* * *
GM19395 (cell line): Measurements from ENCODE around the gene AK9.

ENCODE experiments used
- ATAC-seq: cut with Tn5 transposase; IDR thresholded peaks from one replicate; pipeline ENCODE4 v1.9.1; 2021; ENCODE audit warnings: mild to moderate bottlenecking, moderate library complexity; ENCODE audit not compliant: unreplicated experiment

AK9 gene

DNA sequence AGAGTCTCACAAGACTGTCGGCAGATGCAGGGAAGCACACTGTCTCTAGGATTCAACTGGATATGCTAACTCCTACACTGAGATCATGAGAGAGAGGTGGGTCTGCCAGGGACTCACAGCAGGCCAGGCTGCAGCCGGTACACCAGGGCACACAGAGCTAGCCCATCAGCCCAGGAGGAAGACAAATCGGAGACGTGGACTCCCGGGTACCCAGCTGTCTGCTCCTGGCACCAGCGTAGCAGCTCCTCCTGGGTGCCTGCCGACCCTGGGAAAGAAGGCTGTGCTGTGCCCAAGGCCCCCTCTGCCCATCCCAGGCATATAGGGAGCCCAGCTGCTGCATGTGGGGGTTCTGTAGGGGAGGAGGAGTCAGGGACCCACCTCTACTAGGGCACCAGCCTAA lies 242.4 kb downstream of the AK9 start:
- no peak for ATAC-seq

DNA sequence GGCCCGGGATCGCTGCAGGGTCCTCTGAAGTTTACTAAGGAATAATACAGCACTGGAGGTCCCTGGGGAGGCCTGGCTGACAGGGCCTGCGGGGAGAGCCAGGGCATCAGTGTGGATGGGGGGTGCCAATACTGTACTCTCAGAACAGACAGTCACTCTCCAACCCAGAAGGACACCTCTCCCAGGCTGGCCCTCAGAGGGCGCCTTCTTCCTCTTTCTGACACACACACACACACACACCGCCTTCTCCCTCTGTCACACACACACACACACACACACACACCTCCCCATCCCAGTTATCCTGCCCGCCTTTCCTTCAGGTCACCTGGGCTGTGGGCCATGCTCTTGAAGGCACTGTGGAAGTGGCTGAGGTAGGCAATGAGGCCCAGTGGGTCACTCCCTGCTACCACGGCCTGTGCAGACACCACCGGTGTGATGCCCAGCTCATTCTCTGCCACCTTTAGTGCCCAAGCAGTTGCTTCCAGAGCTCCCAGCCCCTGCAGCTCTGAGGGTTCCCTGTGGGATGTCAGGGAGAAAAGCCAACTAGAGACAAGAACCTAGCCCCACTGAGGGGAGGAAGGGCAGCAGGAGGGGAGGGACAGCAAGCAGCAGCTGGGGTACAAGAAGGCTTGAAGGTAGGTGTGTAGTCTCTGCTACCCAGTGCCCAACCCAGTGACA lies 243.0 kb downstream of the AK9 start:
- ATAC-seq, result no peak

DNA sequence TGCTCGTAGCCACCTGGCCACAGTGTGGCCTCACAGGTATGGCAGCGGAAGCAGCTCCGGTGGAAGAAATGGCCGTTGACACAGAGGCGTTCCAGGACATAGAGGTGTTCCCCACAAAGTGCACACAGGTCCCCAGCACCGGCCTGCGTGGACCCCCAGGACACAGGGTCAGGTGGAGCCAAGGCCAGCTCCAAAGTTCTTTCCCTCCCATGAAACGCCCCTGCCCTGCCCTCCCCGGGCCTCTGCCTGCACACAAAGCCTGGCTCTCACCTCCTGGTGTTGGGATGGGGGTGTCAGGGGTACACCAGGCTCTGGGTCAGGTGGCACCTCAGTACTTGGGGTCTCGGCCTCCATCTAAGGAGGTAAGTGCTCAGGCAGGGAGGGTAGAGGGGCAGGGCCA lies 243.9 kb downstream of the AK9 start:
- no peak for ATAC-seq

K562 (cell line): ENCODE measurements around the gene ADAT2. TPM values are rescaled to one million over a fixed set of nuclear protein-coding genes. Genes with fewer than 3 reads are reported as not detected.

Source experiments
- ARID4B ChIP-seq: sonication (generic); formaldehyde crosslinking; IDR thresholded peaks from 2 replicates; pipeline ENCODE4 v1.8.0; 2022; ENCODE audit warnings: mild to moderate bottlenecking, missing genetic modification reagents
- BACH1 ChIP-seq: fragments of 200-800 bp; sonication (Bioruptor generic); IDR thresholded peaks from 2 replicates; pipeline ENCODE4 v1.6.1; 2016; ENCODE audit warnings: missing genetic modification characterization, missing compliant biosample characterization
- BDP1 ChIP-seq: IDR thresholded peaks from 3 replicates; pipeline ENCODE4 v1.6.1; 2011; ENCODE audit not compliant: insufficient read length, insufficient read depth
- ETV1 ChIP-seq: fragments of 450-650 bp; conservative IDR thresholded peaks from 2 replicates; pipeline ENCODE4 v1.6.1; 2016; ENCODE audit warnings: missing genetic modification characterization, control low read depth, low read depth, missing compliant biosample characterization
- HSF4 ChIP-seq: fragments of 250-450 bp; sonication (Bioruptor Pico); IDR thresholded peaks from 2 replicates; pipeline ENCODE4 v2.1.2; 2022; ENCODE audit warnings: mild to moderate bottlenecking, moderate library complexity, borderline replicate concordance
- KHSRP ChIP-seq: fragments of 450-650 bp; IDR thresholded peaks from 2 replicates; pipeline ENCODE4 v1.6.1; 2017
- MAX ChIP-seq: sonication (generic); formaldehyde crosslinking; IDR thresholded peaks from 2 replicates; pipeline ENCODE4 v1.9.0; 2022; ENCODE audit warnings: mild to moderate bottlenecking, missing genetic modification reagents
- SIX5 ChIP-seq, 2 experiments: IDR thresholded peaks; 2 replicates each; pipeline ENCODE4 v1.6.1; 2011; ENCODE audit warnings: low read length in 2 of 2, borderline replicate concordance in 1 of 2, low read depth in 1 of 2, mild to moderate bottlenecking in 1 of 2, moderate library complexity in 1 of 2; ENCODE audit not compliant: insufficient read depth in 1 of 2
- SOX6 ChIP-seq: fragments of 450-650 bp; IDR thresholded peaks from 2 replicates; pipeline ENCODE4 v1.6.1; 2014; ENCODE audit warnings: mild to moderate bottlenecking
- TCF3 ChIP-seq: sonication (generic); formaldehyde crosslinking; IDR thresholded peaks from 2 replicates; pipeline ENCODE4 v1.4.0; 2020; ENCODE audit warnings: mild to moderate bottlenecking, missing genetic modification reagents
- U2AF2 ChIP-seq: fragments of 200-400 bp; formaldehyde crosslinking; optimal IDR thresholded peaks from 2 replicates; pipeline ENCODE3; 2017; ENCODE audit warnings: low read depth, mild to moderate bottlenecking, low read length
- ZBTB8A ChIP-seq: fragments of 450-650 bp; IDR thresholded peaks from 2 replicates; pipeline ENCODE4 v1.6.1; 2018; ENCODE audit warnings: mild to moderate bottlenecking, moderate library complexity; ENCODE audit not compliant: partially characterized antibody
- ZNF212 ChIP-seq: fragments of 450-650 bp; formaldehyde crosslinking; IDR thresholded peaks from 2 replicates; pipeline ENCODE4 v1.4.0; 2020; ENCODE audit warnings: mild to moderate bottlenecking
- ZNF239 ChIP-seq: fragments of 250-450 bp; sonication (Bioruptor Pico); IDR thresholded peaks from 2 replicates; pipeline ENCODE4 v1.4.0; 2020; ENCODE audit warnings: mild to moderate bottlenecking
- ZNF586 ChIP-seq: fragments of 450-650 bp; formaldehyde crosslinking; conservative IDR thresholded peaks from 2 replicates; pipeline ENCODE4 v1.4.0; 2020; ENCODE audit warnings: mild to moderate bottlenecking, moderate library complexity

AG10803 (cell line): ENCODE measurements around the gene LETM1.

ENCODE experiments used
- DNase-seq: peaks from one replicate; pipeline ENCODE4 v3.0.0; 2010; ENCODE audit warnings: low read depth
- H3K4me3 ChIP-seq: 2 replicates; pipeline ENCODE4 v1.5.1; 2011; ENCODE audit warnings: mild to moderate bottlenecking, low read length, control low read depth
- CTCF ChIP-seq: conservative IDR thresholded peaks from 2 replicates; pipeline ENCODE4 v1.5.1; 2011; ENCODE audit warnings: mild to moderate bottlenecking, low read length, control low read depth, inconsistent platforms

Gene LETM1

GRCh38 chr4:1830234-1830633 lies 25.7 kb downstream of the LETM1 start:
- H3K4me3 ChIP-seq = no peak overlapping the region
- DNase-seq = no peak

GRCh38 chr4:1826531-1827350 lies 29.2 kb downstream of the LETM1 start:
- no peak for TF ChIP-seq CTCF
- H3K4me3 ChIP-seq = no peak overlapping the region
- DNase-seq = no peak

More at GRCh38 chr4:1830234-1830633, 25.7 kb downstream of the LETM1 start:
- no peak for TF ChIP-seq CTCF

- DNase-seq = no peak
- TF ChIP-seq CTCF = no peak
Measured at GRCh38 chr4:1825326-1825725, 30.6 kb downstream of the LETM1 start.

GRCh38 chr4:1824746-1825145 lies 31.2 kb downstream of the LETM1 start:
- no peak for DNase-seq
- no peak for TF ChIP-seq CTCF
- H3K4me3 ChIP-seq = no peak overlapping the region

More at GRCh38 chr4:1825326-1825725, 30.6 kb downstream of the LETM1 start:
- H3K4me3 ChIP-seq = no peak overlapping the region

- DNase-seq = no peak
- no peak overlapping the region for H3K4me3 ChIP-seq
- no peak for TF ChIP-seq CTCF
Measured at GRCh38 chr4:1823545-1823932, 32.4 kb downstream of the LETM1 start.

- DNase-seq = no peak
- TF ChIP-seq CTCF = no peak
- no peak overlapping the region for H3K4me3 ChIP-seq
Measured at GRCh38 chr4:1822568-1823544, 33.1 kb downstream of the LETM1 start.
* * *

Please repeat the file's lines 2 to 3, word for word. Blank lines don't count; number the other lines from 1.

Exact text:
ENCODE experiments used
- ATAC-seq: cut with Tn5 transposase; IDR thresholded peaks from one replicate; pipeline ENCODE4 v1.9.1; 2021; ENCODE audit warnings: mild to moderate bottlenecking, moderate library complexity; ENCODE audit not compliant: unreplicated experiment